# Non-Latin Characters

VBA can read and write strings in any language or script using Unicode. However, there are stricter rules in place for Identifier Tokens.

# Non-Latin Text in VBA Code

In spreadsheet cell A1, we have the following Arabic pangram:

صِف خَلقَ خَودِ كَمِثلِ الشَمسِ إِذ بَزَغَت — يَحظى الضَجيعُ بِها نَجلاءَ مِعطارِ

VBA provides the AscW and ChrW functions to work with multi-byte character codes. We can also use Byte arrays to manipulate the string variable directly:

Sub NonLatinStrings()

Dim rng As Range
Set rng = Range("A1")
Do Until rng = ""
    Dim MyString As String
    MyString = rng.Value
    ' AscW functions
    Dim char As String
    char = AscW(Left(MyString, 1))
    Debug.Print "First char (ChrW): " & char
    Debug.Print "First char (binary): " & BinaryFormat(char, 12)
    ' ChrW functions
    Dim uString As String
    uString = ChrW(char)
    Debug.Print "String value (text): " & uString        ' Fails! Appears as '?'
    Debug.Print "String value (AscW): " & AscW(uString)
    ' Using a Byte string
    Dim StringAsByt() As Byte
    StringAsByt = MyString
    Dim i As Long
    For i = 0 To 1 Step 2
        Debug.Print "Byte values (in decimal): " & _
            StringAsByt(i) & "|" & StringAsByt(i + 1)
        Debug.Print "Byte values (binary): " & _
            BinaryFormat(StringAsByt(i)) & "|" & BinaryFormat(StringAsByt(i + 1))
    Next i
    Debug.Print ""

    ' Printing the entire string to the immediate window fails (all '?'s)
    Debug.Print "Whole String" & vbNewLine & rng.Value
    Set rng = rng.Offset(1)

End Sub

This produces the following output for the Arabic Letter Sad:

First char (ChrW): 1589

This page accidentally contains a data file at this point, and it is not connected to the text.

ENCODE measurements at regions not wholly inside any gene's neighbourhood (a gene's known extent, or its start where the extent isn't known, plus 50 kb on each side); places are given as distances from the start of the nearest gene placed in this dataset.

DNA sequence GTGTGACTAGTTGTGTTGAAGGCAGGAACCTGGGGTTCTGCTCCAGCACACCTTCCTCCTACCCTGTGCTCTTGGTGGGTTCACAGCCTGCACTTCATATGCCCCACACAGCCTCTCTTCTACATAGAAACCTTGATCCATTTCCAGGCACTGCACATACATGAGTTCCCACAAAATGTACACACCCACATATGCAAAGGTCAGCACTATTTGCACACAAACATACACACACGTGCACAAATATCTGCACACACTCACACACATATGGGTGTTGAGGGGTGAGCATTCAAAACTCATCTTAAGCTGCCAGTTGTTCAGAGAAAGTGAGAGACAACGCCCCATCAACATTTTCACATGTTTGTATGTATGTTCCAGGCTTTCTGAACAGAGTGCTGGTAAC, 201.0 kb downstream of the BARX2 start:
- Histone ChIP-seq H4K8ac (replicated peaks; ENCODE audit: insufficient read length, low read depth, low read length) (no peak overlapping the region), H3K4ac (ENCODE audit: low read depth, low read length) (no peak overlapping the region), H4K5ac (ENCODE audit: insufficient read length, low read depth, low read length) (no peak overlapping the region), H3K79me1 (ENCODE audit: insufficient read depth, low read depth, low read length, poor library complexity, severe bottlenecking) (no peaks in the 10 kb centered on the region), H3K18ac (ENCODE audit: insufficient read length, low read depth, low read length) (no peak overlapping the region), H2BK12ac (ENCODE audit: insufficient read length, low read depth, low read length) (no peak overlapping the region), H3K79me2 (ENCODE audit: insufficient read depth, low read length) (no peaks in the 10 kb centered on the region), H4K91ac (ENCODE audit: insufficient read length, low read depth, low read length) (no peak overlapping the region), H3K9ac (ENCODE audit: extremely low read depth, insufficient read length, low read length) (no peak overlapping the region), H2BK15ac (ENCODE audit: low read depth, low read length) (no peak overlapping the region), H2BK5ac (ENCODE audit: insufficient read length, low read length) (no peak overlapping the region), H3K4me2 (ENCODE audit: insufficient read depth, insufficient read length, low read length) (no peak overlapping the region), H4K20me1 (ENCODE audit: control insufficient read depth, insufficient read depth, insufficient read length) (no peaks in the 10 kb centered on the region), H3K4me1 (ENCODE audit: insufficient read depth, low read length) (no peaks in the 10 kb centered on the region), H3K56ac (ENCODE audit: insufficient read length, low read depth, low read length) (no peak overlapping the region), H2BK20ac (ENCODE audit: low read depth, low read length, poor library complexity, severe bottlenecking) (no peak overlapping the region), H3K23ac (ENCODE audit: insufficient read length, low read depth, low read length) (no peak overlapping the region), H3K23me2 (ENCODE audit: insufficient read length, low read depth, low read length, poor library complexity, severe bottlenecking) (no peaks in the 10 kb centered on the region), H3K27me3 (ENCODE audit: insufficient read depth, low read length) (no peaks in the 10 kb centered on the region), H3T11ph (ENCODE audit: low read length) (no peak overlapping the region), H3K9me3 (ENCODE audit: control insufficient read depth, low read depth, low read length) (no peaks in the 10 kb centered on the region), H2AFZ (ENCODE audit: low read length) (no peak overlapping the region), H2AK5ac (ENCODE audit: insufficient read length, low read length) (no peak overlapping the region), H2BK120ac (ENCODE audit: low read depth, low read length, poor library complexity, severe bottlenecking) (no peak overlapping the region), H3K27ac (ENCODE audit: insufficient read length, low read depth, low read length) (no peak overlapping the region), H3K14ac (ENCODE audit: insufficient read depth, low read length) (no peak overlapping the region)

First char (binary): 00011000110101
String value (text): ?
String value (AscW): 1589
Byte values (in decimal): 53|6
Byte values (binary): 00110101|00000110

Whole String
??? ????? ????? ??????? ??????? ??? ??????? — ????? ???????? ???? ??????? ???????

Note that VBA is unable to print non-Latin text to the immediate window even though the string functions work correctly. This is a limitation of the IDE and not the language.

# Non-Latin Identifiers and Language Coverage

VBA Identifiers (variable and function names) can use the Latin script and may also be able to use Japanese, Korean, Simplified Chinese, and Traditional Chinese scripts.

The extended Latin script has full coverage for many languages:
English, French, Spanish, German, Italian, Breton, Catalan, Danish, Estonian, Finnish, Icelandic, Indonesian, Irish, Lojban, Mapudungun, Norwegian, Portuguese, Scottish Gaelic, Swedish, Tagalog

Some languages are only partially covered:
Azeri, Croatian, Czech, Esperanto, Hungarian, Latvian, Lithuanian, Polish, Romanian, Serbian, Slovak, Slovenian, Turkish, Yoruba, Welsh

Some languages have little or no coverage:
Arabic, Bulgarian, Cherokee, Dzongkha, Greek, Hindi, Macedonian, Malayalam, Mongolian, Russian, Sanskrit, Thai, Tibetan, Urdu, Uyghur

The following variable declarations are all valid:

Dim Yec’hed As String 'Breton
Dim «Dóna» As String 'Catalan
Dim fræk As String 'Danish
Dim tšellomängija As String 'Estonian
Dim Törkylempijävongahdus As String 'Finnish
Dim j’examine As String 'French
Dim Paß As String 'German
Dim þjófum As String 'Icelandic
Dim hÓighe As String 'Irish
Dim sofybakni As String 'Lojban (.o’i does not work)
Dim ñizol As String 'Mapudungun
Dim Vår As String 'Norwegian
Dim «brações» As String 'Portuguese
Dim d’fhàg As String 'Scottish Gaelic

Note that in the VBA IDE, a single apostrophe within a variable name does not turn the line into a comment (as it does on Stack Overflow).

Also, languages that use two angles to indicate a quote «» are allowed to use those in variable names desipte the fact that the ""-type quotes are not.